(NEW YORK, NY) -- The Ukrainian Museum, often described as a "little gem" in the East Village, reopened it's doors after a year of closure due to the pandemic lockdowns by mounting an exhibition reflecting an artist's personal journey through a body of work that would redefine her studio practice amid the COVID-19 pandemic. Finding Sanctuary, an installation consisting of over 130 pieces created over the course of 18 months by Christina Saj, is on display at the Ukrainian Museum through the end of January 2022.
Saj, a New Jersey artist stifled by being in the “hot spot” at the start of the pandemic lockdown, retreated to her home studio to channel the angst, fear and frustration we were all feeling.
In between caring for older and younger generations in her family and now stuck at home, she found solace in art, aiming to deliver hope and faith through image, form, and color. Her pandemic collection took it’s shape by accident, from an abandoned record collection she found just before lockdown driving her kids to and from school. Overtaken by a wave of creative energy, Saj started painting vigorously, producing the vividly hued disks nearly every day of the pandemic.
Christina Saj, The World is Upside Down, acrylic on vinyl 7” diameter 2021
The circular shapes reminded her of the coronavirus as seen under a microscope, but they also evoked a sense of perfection and continuity. The painted vinyl disks are reminiscent of mandalas, symbols of the universe or cosmos, which offer sacred space and connection to a deeper plane. For Saj, they are a window through which to illuminate the collective state of being.
Using her signature bold and brightly patterned palette, Saj offers respite from the gloom and pallor of a world largely restricted to the all-too-familiar and unchanging walls of monotony that surrounded us all from the start of the pandemic. The disks are bubbles of visual delight that provide sustenance to endure the vacuum of cultural stimulation and sameness that overtook our lives. Saj offers us beauty as an antidote to chaos and uncertainty. She believes that “paintings can glimmer in the distance. They can surprise us out of our torpor. They can mirror hope. Art outlives us all and will therefore continue to tell our story long after this pandemic ends.”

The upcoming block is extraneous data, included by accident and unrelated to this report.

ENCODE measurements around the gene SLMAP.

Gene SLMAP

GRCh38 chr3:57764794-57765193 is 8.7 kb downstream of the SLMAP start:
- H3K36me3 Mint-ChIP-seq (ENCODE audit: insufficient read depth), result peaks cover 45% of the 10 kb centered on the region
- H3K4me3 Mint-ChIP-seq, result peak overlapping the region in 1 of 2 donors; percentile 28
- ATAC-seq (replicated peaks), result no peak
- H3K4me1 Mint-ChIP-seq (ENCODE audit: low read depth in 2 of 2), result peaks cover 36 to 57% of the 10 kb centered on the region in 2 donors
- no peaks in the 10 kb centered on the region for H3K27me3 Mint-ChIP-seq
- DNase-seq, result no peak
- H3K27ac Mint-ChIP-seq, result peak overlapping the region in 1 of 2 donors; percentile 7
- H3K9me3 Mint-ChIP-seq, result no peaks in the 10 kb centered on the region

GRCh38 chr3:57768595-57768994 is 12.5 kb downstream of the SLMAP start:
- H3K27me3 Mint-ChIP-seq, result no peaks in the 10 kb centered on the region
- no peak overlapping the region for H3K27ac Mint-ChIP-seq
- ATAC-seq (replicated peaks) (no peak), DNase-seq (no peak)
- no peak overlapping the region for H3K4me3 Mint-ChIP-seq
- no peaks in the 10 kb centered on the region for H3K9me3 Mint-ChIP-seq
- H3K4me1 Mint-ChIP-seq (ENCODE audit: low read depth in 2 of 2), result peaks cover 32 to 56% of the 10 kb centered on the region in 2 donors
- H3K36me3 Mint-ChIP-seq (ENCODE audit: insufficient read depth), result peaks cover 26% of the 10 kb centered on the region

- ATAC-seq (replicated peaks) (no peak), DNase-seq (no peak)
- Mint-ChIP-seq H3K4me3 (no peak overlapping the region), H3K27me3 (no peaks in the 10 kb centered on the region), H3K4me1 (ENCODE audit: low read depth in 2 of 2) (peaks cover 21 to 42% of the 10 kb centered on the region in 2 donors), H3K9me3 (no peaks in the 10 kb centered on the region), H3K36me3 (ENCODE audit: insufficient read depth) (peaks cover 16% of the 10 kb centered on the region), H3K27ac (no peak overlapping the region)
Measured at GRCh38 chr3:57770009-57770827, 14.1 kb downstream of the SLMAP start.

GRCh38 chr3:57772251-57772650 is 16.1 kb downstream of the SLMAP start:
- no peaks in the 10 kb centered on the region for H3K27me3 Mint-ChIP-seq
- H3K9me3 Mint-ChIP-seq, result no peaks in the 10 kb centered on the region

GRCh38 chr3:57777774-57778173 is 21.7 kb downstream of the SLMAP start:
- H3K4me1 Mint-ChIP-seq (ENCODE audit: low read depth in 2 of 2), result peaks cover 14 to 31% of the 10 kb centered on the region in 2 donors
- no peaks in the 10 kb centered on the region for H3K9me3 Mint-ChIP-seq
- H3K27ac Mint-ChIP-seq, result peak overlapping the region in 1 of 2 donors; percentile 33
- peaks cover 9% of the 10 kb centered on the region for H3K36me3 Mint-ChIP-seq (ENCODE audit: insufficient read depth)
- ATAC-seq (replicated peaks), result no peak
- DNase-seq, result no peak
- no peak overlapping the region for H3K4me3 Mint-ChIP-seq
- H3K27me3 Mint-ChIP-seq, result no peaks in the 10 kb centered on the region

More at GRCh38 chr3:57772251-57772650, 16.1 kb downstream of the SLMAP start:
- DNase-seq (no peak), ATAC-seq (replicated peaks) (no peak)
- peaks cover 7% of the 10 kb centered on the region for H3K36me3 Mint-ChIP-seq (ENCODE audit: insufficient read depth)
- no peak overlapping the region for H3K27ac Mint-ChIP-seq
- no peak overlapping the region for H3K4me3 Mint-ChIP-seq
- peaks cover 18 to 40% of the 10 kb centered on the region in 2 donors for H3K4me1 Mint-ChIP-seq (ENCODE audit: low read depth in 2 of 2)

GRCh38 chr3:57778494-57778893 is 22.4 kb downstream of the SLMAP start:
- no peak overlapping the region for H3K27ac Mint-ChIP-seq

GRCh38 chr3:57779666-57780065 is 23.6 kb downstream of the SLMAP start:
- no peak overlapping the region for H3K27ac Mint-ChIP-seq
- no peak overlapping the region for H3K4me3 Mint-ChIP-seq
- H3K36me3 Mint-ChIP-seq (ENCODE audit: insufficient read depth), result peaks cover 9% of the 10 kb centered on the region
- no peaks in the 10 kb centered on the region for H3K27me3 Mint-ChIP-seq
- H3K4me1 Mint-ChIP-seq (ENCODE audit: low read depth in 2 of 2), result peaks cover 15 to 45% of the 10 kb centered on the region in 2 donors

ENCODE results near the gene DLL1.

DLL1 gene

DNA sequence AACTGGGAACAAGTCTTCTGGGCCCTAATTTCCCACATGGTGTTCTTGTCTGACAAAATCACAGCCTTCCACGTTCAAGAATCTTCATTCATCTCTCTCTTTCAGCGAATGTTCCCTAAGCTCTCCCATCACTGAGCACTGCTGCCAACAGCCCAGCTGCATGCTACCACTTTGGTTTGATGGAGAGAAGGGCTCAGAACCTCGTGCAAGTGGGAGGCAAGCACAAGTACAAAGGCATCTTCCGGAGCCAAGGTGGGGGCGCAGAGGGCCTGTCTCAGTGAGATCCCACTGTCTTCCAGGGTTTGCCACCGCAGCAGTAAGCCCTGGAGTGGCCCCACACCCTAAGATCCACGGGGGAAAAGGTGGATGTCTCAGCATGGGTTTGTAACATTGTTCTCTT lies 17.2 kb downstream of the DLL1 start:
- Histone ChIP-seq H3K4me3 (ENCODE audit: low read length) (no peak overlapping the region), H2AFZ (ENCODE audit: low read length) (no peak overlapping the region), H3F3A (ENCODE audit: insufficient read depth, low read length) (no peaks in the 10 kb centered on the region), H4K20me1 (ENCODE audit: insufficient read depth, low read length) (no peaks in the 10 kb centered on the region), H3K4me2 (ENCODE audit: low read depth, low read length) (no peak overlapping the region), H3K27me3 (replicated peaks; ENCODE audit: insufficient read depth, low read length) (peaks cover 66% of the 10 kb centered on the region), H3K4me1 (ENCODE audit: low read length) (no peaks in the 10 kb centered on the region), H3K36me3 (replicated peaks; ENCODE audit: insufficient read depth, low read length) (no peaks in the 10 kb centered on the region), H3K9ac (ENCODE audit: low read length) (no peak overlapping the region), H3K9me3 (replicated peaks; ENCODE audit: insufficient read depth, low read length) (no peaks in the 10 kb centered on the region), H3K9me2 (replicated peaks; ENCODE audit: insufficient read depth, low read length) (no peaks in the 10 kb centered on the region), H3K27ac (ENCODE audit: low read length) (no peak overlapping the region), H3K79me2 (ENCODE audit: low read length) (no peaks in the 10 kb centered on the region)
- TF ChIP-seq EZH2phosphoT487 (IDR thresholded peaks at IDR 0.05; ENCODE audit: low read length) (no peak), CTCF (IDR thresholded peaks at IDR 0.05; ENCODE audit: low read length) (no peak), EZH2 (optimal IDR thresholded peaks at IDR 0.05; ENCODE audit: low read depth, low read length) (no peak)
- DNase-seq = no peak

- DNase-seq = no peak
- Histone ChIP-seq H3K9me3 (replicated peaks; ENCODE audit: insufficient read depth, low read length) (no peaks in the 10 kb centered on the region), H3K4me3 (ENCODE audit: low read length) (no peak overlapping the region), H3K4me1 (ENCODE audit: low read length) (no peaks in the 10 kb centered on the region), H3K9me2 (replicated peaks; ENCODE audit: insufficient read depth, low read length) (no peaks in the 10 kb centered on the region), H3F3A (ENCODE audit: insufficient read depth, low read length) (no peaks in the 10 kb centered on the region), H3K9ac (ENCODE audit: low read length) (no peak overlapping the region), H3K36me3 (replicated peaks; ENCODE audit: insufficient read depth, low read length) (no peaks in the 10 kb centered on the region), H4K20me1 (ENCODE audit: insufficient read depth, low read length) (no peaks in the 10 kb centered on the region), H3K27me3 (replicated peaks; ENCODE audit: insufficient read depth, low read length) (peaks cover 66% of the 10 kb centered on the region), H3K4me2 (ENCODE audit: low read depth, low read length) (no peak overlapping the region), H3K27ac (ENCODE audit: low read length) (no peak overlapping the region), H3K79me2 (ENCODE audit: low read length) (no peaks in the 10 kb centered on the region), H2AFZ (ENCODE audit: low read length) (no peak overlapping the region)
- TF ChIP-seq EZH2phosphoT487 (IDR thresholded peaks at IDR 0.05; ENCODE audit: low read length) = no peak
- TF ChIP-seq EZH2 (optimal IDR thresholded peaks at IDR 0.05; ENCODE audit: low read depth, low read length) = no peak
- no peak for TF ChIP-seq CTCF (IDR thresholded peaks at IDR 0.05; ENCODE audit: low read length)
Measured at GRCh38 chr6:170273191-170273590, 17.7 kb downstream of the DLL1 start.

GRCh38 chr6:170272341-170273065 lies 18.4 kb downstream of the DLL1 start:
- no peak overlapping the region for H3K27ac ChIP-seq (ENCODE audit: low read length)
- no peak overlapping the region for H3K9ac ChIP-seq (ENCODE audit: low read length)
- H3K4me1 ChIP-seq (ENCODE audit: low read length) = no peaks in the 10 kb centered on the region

Christina Saj is a contemporary artist whose abstract paintings reveal a fascination with vivid color and rich pattern. Her distinctly recognizable style calls on modernist roots and an interest in unconventional materials. In contrast to much of modern art, Saj’s work hails beauty and visual joy to build her vocabulary. She is an iconographer of the future. Her colorful and playful paintings, while steeped in Old World traditions, beckon to the inner child. Her images allude to the tradition of sacred paintings, informed by her early training and work with Byzantine iconographer Petro Cholodny the Younger, who introduced her to the ancient methods of painting in egg tempera. Saj holds a B.A. in Painting from Sarah Lawrence and an MFA from Bard College. She studied Byzantine Art History at Oxford University.
Christina Saj; Chrysanthemum; 2021, acrylic on vinyl; 12” diameter
Saj continues adapting and innovating her techniques to engage audiences in new ways with the use of unusual materials that expand her reach as a painter. Her work has been exhibited widely, in such venues as the Museum of Biblical Art, the National Cathedral, the Cathedral of St. John the Divine in New York, Union Theological Seminary, the Museum of Cultural Heritage in Kyiv, the National Museum in Lviv, Ukraine and the American Embassy in Qatar, as well as at the White House. Her works reside in private and museum collections in the U.S. and abroad.
The Ukrainian Museum acquires, preserves, and exhibits articles of artistic or historic significance to the rich cultural heritage of Ukrainian Americans; its collections include thousands of items of folk art, fine art, and archival material. At its founding in 1976 by the Ukrainian National Women’s League of America, the Museum was hailed as one of the finest achievements of Americans of Ukrainian descent. Since then, and particularly since its move in 2005 to a new, state-of-the-art building in Manhattan’s vibrant East Village, it has become known as one of the most interesting and dynamic smaller museums in New York City. Each year, the Museum organizes several exhibitions, publishes bilingual (English/Ukrainian) catalogues, and presents a wide range of public and educational programs, including concerts, films, lectures, courses, workshops, and special events.
In accordance with New York City mandate, all visitors age 12 and older must be vaccinated against COVID-19. At this time, appointments are not necessary however social distancing practices and masking are enforced. The museum has resumed normal hours Wednesday through Sunday from 11:30 to 5:00pm. The museum is located at 222 East 6th Street (between Second Avenue and The Bowery in New York City.